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10 Tips to Mastering Walt Disney World   Article Center   

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10 Tips to Mastering Walt Disney World

By: R. M. Martin
So you're going to Disney World, huh?

That's grand. You are going to be blown away by the amazing state-of-the-art attractions, wowed by the themed splendor and be tricked into mercilessly cracking open your pocketbook because this is, after all, the trip of a lifetime.

Well, the truth is that there are ways to enjoy your vacation more. There are ways to trim your wait time in lines. There are ways to save quite a bit of money. Making the right decisions is important as it is what will ultimately separate the family that comes back with memories that they will cherish forever from the clan that comes back fuming because they spent a ton of money only to be caught baking in the sweltering heat.

Here are ten tips to make your trip to Disney's Magic Kingdom truly magical. . .

1. Know when to go -- Disney's peak season is, naturally, when school is out. That means that summer, spring break and the holiday season are the three times of the year when the crowds -- and the lines -- are at their longest. If you're like most families you really won't be able to avoid it. You may not want to take your kids out of school at a time like early December or late September when the crowds are at their lightest. If that's you, rest assured that folks have had fantastic times while the parks are brimming at capacity. So don't sweat it if that's the case. However, if you can avoid the peak periods jump at the chance. Rates tend to be cheaper and you will be able to see more in less time, even if the parks have shorter operating hours.

2. Know how to fly -- There's no pixie dust to magically levitate you and catapult you towards Florida's Walt Disney World resort. If you are not driving in that means that you will be probably flying in. Orlando's airport is solid. It has been growing along with the area's prospects and while it is a good 20 minute drive from the Disney resort it really is the only major airport that you need to consider. If you plan on hitting South Florida you may also want to consider flying into Fort Lauderdale-Hollywood airport or Miami International Airport but beyond the Tampa airport an hour West of Disney you should stick to Orlando. With that settled, the meatier decision is where you will fly out from. If you only live within a reasonable commute of one airport, your choice is made. However, if you really want to save some serious money check out the flight schedules of low-cost carriers like JetBlue and Southwest. They fly into Orlando and often at great discounted rates.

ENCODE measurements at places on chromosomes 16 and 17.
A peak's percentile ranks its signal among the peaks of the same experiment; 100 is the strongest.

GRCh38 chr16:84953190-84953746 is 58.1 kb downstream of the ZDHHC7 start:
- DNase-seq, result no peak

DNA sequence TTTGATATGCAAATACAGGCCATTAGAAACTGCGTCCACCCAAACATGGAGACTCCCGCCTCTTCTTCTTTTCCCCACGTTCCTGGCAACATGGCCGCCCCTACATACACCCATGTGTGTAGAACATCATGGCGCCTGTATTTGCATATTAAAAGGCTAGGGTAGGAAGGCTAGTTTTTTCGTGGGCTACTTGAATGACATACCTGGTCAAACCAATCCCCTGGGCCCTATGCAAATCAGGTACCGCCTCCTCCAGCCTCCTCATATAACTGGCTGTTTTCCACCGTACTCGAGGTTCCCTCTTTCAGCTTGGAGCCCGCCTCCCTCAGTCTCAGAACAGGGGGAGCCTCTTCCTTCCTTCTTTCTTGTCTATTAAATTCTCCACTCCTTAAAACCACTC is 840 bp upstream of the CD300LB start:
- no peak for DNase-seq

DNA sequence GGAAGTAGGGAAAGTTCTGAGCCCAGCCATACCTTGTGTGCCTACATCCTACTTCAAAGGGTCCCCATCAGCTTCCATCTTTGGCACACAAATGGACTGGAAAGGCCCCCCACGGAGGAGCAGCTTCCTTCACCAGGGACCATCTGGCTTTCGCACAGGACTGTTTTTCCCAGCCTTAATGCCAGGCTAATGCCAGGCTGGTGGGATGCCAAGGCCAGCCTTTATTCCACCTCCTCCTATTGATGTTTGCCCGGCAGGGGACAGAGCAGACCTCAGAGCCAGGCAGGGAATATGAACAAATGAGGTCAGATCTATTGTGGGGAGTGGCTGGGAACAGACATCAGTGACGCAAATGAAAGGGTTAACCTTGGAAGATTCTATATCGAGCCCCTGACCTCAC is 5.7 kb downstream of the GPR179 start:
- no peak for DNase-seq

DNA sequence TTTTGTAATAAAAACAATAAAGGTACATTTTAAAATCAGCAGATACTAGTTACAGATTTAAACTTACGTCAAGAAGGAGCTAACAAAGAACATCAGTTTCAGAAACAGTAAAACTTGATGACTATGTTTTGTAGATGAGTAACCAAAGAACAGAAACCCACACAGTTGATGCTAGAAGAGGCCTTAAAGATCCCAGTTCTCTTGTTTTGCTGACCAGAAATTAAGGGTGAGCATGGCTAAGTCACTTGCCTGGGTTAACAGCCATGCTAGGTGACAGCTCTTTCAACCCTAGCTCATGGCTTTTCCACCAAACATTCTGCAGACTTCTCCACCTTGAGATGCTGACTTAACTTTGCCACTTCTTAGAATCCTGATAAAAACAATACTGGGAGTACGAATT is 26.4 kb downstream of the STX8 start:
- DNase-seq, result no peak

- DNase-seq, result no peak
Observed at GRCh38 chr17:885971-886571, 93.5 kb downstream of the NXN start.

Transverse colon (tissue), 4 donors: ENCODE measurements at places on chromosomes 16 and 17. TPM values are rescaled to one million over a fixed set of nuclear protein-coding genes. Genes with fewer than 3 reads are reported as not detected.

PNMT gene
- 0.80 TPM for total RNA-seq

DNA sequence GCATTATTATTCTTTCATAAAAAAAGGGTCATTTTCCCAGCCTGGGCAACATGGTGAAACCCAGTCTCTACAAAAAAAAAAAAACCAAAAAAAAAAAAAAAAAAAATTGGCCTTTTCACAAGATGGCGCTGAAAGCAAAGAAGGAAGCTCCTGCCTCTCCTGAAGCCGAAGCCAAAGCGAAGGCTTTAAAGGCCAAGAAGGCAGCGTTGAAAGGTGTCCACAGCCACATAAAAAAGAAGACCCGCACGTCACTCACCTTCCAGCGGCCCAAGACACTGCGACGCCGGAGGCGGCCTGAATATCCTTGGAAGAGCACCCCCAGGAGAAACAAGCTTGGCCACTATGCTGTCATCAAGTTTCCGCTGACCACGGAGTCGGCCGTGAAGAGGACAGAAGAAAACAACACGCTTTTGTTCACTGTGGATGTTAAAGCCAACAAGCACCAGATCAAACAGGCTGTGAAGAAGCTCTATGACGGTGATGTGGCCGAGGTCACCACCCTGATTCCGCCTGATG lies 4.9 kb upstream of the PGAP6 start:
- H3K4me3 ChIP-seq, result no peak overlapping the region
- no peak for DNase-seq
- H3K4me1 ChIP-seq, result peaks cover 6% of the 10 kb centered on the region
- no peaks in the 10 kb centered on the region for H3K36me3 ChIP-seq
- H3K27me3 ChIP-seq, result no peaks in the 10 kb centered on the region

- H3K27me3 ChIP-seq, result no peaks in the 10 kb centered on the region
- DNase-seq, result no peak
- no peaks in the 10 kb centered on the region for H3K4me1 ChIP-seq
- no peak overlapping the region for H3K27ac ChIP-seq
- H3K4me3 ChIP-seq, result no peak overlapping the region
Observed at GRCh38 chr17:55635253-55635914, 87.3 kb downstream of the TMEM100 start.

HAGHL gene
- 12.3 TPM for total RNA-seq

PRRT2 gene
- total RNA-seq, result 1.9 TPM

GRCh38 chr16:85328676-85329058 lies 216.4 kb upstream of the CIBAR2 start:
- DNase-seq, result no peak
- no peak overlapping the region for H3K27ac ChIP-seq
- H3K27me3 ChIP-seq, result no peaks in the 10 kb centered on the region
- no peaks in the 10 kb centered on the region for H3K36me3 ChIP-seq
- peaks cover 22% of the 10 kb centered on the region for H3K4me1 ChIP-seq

3. Know where to stay -- The Disney World resort encompasses more than 40 square miles. Disney has over a dozen hotels to go along with its four theme parks, two water parks, shopping and entertainment complex and various golf courses, boating marinas and more. That's why many people choose to stay in one of the Disney resorts. They aren't cheap. The fancier digs will run you close to $300 a night. However, they have a few properties like the All-Star and Pop Century value properties that start as low as $60-$90 a night. Staying onsite means that you can use Disney's free transportation system. With a fleet of buses you can get to just about anywhere within the Disney resort. The system isn't always convenient as the buses will get crowded going to parks in the morning and coming back to the hotels after the parks close but it's a well oiled machine to get folks out and about.

4. Consider staying offsite -- One of the great things about visiting Orlando is that you have more than 80,000 rooms and accommodations at your disposal. So, yes, you will find hotel rates a 10-15 minute drive away from Disney starting as low as $30 a night. You will also find some properties like Gaylord Palms or Portofino Bay Resort that are even more lavish than Disney's deluxe resorts. However, if you plan on staying more than a few days a simple room -- even if the only purpose it serves is to give you a place to crash at night and shower in the morning -- may feel too compact. While that may often find you leaning towards staying at a timeshare resort, the last thing you need is to have to sit in on a 90-minute marketing presentation during your vacation. So consider the many condo and single home properties that are available. Places like Villas at Island Club are just a couple of miles from Disney yet offer spacious townhomes with 3 or 4 bedrooms -- and 2 or 3 bathrooms. Having your own kitchen can save you a ton of money come breakfast time or when you want to have a meal away from the parks. Having your own washer and dryer is huge, especially when you have swimming pools and tennis courts that will have you running out of clothes at a quicker pace than you planned on. More importantly, you have space. There is a big difference between a family cramped in a 200 square foot room, fighting for the remote compared to a 1300 square foot townhouse with various television sets, spacious living room, dining room and more than that one shower to wait on. While having your own car -- or a rental -- will be essential if you stay offsite to get around, that is also the kind of freedom that will dictate a more flexible vacation.